Unfortunately, he is over a year old and already a mature buck. Even with the training, he may never be trustworthy. However, you will know better next time. Always teach kids that you are the herd boss. If you start them young you don't have to use your buck stick. Anticipate any bad habits like jumping on you, butting you, etc. This may be adorable in kids and lambs, but dangerous in adult animals.

Never turn your back on a buck, ram, bull, stallion, etc. Never make a pet out of a buck kid or ram lamb without teaching them manners. Many people have affectionate relationships with their stud animals, but they have all been taught manners and trained. Their stud animals come for petting and treats, they can enter the pens without fear, they can work with the animals, but this is the result of proper training.

I am sorry to be so blunt. Understand that I am not blaming you since you got no help from the person who sold you the goats. Our family started with dairy goats 35 years ago. We have raised calves, sheep, and market animals. We currently have 50 head of White Dorper sheep and 3 breeding rams. We don't keep any problem animals. You can be hurt accidently by an animal spooking and knocking you down, (has happened to us plenty LOL) you shouldn't keep one that is actively trying to hurt you. Hope this helps.
:hugs
 

The Chick Addict

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I hope you will not think this is scolding you since I will be blunt here. You have gotten a lot of good advice. It sounds like this is your first experience with keeping a buck goat. It also sounds like the person you got him from did not give you any advice or instructions on how to train him. Shame on them. While you are doing a good job reading up on how to care for them, books can only help you so far. Livestock, whether kept as pets or in the field, need to have certain training. Always remember that the animal is not going to stay cute and tiny forever. Train from the beginning with that in mind and you will have a much happier relationship with your animals. They will be a pleasure to be around instead of a nuisance or a danger.

Now, this buck has become dangerous. You have 2 choices: Get rid of him or retrain him. Like everyone said - you should have started his training when he was young, and you thought he was being cute and loving. Hopefully by being forceful with him you can retrain him. Otherwise, he is dangerous and if you can't curb his behavior, you will have to dispose of him and replace him.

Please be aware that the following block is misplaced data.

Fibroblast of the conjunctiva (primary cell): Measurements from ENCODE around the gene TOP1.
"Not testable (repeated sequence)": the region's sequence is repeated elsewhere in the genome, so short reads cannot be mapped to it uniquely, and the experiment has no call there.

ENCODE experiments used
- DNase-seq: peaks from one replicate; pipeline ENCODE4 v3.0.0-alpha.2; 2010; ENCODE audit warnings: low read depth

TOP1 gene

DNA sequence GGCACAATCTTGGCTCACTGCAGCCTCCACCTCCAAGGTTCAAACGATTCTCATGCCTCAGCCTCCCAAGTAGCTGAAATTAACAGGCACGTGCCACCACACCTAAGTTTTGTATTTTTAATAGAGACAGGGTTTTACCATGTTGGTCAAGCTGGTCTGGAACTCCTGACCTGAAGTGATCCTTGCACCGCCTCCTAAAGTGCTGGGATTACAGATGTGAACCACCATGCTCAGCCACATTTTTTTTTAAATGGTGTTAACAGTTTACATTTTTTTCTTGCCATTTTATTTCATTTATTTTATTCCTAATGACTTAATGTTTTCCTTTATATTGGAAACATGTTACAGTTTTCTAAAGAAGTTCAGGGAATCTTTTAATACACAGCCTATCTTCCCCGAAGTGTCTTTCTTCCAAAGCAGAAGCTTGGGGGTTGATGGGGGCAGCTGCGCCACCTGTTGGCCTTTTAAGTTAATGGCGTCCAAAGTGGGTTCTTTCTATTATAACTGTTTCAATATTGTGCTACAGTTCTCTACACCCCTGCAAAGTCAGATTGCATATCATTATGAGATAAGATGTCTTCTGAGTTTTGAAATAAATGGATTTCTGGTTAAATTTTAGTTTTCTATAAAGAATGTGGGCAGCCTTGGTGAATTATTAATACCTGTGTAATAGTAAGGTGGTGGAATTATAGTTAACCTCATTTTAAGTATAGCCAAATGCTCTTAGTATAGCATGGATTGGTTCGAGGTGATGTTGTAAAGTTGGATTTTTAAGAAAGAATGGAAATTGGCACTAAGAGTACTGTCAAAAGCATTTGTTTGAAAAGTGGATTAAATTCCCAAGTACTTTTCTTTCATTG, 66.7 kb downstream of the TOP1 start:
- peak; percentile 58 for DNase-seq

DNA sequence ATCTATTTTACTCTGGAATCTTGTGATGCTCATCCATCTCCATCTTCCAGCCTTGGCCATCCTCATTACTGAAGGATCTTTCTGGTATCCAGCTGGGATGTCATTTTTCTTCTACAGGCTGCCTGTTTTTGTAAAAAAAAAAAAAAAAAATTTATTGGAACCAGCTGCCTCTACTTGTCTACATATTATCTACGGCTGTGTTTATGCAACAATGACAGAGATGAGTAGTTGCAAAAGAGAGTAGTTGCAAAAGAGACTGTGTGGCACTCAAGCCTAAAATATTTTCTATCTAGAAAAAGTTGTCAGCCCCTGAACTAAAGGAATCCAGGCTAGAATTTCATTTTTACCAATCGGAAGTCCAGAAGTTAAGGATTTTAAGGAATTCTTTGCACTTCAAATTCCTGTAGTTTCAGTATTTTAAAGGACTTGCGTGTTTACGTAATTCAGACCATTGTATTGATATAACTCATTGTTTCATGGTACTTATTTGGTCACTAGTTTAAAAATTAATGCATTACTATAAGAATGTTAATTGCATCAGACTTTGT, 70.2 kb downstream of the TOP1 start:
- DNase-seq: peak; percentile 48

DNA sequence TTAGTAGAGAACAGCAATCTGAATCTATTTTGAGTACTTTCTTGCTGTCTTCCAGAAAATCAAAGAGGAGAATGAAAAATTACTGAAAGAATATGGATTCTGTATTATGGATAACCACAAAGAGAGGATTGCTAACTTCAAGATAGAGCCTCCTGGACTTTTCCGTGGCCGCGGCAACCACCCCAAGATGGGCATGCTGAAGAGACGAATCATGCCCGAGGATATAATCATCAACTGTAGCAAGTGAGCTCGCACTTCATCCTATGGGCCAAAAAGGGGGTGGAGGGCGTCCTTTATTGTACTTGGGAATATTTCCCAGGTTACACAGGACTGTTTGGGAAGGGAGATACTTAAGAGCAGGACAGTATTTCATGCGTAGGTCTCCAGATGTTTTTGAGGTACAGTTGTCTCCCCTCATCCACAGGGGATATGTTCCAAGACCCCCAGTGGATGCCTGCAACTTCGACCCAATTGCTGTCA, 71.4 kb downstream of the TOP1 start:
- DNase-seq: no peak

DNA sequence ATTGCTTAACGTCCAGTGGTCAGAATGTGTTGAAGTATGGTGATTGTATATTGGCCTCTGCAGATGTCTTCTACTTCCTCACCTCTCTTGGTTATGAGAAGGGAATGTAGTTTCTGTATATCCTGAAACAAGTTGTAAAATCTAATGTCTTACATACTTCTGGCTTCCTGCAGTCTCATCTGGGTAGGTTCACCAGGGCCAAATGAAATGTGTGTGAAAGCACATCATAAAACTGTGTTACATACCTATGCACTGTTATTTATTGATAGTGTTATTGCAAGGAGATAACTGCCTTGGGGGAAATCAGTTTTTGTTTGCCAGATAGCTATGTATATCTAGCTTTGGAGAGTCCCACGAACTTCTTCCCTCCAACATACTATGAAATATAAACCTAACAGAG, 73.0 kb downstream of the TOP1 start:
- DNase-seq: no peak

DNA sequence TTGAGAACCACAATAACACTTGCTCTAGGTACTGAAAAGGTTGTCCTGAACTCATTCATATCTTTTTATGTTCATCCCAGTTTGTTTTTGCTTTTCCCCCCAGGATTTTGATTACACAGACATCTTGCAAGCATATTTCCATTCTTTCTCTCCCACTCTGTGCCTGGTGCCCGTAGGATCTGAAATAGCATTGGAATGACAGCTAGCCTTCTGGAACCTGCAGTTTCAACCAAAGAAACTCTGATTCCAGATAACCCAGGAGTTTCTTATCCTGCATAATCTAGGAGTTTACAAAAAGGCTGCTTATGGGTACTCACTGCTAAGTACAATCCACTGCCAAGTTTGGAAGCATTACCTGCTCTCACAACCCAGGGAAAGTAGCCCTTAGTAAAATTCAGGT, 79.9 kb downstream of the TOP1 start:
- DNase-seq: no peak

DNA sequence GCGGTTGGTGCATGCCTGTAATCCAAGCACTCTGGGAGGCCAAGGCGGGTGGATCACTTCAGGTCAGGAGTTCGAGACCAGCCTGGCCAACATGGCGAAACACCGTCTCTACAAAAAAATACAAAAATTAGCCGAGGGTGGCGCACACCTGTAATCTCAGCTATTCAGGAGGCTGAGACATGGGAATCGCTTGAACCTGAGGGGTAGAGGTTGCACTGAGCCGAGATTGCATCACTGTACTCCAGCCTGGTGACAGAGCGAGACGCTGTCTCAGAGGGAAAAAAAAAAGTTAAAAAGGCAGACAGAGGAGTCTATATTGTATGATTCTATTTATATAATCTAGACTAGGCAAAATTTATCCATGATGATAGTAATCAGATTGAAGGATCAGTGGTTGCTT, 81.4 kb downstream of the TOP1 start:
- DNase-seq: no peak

At this season, he is probably coming into rut which makes bucks and rams more aggressive. Rut also makes bucks and rams very stupid. Your does will start cycling soon if they haven't already. This will make him more stupid and aggressive. (You don't mention what breed he is so I don't know if your goats are year-round or cyclical breeders.) He is over a year old so he is mature. He has learned that this behavior is acceptable and will continue to do it. Even accelerate it. Immediately separate him from the does. I don't know if this will improve his attitude, but he should not live fulltime with the does. Like all females, they will appreciate a bit of rest from the man in their midst.

First get a piece of PVC water pipe - if he is a dwarf breed you can start with 1/2" diameter, but since he is already aggressive, I would use either 3/4" or 1" PVC. Cut it about 18-24" long and use this to whack him on the side of the nose. This has the dual effect of turning his head away as he makes his run at you and also hurting his nose. You must hurt him or it will not be effective. It is not abuse, it is buck mentality training. You need something of substance, not a little switch, since even if you don't want to hit him with it, the 24' pipe can be used to turn his head away so he can't reach you.
(I drill a hole about 2" from the end of the pipe and thread a piece of hay rope through. I have 3 of these which I hang in all locations where they are handy to use on any ram/buck that even looks like he is considering having a run at me. Our rams/bucks are well-behaved because we trained them from babyhood. We don't need the ram stick, but it is there for an emergency.)

Goats and sheep have a tremendous amount of power in their heads and necks. You only have to watch any National Geographic special on wild sheep battling for dominance to see the power they have. A grown ram or buck can break a man's leg with the full force of their charge. This is not something you want to experience and if you have children DO NOT let them go in the pen with him.